From Rabin Center To Pittsburgh: When Violence Erodes Democracy
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From Rabin Center To Pittsburgh: When Violence Erodes Democracy

Editor & Publisher of The NY Jewish Week.

The interior of the Yitzchak Rabin Center in Tel Aviv.
The interior of the Yitzchak Rabin Center in Tel Aviv.

Tel Aviv — My wife and I visited the Yitzhak Rabin Center here last Wednesday, three days after Israel commemorated the 23rd yahrzeit of the assassinated prime minister with programs throughout the country on the ongoing need to promote tolerance and civil discourse in a diverse society — a key message one takes away from the center.

Now, in the wake of the tragic murder of 11 Jews attending Shabbat services in Pittsburgh, our visit takes on an even more timely tenor, yet another reminder of the dangers of a toxic society when an individual or group is blamed, and targeted, for a nation’s problems.

The Rabin Center — actually a museum, library and research institute — opened in 2010 as a national site to honor the life and legacy of the famed military and political leader and “ensure the lessons from his assassination are imparted to society,” according to the center’s literature.

Dalia Rabin, the prime minister’s daughter and a former member of Knesset, told us that one of the reasons she gave up her political career in 2003 was to devote herself to the work of the center, which she chairs. “I felt that to commemorate my father and his legacy, it was more important to work here,” she said, noting that her father believed the real expression of Judaism was to promote social cohesion, the mandate to take care of others — providing education, welfare programs and health care — and to pursue peace.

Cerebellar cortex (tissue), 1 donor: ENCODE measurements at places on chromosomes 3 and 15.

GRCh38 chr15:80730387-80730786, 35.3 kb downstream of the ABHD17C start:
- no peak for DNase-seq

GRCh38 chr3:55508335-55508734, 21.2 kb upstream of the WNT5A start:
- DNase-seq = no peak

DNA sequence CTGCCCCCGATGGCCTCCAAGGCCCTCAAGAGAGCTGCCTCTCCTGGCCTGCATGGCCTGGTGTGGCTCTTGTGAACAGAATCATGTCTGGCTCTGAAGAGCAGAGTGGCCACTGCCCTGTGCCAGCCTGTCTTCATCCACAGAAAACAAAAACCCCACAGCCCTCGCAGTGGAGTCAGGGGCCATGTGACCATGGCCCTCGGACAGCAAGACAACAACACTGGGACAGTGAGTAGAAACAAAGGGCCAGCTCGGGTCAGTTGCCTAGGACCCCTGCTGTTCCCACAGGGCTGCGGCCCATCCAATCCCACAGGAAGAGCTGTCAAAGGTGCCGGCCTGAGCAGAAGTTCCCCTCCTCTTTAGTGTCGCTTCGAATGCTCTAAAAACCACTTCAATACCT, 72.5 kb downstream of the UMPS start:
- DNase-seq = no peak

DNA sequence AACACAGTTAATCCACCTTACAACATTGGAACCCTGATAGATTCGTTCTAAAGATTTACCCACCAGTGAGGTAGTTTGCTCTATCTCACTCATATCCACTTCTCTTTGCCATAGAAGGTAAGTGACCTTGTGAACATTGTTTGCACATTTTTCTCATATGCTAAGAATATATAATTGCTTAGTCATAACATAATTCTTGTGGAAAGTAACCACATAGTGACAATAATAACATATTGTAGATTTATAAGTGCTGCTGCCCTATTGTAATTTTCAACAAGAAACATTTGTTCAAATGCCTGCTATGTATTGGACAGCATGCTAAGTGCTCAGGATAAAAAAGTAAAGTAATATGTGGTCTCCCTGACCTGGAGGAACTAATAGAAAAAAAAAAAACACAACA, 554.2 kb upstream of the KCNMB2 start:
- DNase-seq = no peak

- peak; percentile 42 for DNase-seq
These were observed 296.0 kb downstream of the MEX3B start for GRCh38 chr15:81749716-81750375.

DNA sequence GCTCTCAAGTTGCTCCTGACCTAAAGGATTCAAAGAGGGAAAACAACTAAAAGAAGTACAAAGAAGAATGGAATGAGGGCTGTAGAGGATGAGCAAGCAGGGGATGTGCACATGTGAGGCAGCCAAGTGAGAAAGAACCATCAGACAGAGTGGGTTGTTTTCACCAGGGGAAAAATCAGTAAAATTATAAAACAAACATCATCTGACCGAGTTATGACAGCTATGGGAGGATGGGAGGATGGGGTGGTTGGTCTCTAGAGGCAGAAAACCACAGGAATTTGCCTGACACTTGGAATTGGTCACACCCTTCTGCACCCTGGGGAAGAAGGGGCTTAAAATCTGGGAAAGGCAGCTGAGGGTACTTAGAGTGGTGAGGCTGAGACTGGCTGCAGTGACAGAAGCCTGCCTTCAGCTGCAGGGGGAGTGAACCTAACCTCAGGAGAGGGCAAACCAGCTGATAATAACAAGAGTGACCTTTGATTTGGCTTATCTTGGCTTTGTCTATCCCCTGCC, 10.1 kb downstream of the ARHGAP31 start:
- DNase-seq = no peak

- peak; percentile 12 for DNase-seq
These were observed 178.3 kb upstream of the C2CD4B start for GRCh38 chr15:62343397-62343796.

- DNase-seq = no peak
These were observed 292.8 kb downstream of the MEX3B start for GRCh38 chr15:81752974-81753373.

So future generations will be aware that negotiations are a better way to solve conflicts than war.

“The educational aspect of the center for Israeli society,” she explained, “is so future generations will be aware that negotiations are a better way to solve conflicts than war.”

The museum, about 20 percent of which is devoted to Rabin’s life and the balance to Israel’s history in creating and sustaining a democracy, makes a point of highlighting different points of conflict in the Jewish state’s history, and how they were resolved.

The Yitchak Rabin Center. Via Tripadvisor.com

A visitor first enters a large, dark and spare room with images on the walls of the huge outdoor peace rally in Tel Aviv the night of Nov. 4, 1995. We see and hear a smiling Prime Minister Rabin singing a song of peace with other political leaders and celebrities on the stage. Then one hears wailing sirens and views the confusion of the crowd, and sees brief images of newscasters breaking into TV programs to announce the tragic news.

From there, the visitor is given a dual experience while proceeding along a downward spiral, similar in construction to the Guggenheim Museum in New York. On one wall are the archives, photos and exhibits related to Rabin’s life, and on the other wall, and in exhibit halls (which include 200 short films), are a detailed history of the Jewish state, focusing on crises the country faced, from social unrest to wars with its neighbors. One soon realizes what an integral role Yitzhak Rabin played in the life of Israel, first as a soldier and military leader — he led the IDF as chief of staff during the 1967 Six-Day War — and then as diplomat (Israeli Ambassador to the U.S., 1968-73), defense minister for much of the 1980s, and prime minister (1974-77) and again from 1992 until his death in 1995.

(Rabin’s assassin, Yigal Amir, a religious Jewish extremist, is never mentioned, a deliberate attempt to downplay attention directed at him.)

Yitchak Rabin. Wikimedia Commons

Among the museum highlights are thousands of small, red, ceramic hearts crafted by children, with the inscription “ha’lev zocher” (the heart remembers), displayed throughout the museum; Rabin’s famous “Mount Scopus Speech” on receiving an honorary doctorate from Hebrew University two weeks after the Six-Day War, in which he humbly gave credit to the entire IDF for a commitment to morality in the midst of war; films and photos of Rabin’s funeral, attended by world leaders and tens of thousands of Israelis; and a quote on the floor at tour’s end that reads: “I, Military ID No. 30743, Yitzhak Rabin, retired General in the Israel Defense Forces, consider myself to be a soldier in the Army of Peace.”